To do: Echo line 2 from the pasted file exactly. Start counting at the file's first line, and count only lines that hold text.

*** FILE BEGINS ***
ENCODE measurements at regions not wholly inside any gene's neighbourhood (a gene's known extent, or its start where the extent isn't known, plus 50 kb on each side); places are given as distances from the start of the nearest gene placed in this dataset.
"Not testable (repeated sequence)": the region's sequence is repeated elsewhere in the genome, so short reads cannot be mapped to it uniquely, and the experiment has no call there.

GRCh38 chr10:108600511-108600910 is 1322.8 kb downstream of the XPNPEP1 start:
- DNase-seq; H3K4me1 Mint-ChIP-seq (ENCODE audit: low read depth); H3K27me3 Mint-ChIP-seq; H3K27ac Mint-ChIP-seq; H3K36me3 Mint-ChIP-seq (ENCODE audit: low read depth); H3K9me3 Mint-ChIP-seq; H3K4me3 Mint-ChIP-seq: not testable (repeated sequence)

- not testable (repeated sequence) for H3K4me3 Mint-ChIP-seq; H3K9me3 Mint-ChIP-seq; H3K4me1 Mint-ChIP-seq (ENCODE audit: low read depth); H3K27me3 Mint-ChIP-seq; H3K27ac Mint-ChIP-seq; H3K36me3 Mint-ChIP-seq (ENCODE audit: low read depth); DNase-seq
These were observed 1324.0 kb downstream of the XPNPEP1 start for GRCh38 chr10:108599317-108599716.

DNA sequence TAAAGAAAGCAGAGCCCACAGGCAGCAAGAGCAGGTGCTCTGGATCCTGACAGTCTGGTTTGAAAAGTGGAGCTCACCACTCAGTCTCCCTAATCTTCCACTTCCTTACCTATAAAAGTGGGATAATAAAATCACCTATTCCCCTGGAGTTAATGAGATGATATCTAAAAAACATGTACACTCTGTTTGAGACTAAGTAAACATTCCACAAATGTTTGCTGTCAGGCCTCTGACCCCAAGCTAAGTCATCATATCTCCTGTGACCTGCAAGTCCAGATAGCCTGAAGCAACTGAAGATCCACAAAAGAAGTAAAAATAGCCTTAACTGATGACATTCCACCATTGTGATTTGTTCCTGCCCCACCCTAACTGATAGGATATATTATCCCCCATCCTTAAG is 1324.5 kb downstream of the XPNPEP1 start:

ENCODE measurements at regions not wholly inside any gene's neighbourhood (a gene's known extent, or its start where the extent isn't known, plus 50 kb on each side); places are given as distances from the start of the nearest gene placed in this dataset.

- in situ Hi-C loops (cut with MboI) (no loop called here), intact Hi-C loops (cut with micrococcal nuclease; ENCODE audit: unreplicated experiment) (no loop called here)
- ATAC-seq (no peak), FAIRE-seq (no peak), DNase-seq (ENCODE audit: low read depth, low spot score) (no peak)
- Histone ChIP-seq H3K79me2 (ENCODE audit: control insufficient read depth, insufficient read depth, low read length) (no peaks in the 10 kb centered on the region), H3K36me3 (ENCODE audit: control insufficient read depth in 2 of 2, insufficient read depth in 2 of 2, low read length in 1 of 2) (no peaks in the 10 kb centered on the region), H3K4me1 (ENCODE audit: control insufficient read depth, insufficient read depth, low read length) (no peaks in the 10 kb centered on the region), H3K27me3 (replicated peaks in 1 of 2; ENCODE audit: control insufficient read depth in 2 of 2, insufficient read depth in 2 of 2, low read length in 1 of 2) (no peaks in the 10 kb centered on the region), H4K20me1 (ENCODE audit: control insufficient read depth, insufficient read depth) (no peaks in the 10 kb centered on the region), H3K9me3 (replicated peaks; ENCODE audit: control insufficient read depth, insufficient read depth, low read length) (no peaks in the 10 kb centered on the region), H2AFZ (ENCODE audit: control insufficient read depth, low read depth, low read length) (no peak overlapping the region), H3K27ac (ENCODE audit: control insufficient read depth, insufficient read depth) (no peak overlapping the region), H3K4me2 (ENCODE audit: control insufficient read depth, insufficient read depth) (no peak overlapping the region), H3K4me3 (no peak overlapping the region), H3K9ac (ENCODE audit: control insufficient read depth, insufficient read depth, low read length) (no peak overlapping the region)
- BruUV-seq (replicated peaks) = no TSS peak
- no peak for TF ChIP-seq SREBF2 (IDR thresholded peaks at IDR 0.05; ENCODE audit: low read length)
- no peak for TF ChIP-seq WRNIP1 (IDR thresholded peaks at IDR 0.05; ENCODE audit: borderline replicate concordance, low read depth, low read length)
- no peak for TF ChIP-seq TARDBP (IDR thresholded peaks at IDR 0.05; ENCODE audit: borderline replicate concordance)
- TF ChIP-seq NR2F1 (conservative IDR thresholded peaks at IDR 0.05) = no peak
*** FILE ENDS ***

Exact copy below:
"Not testable (repeated sequence)": the region's sequence is repeated elsewhere in the genome, so short reads cannot be mapped to it uniquely, and the experiment has no call there.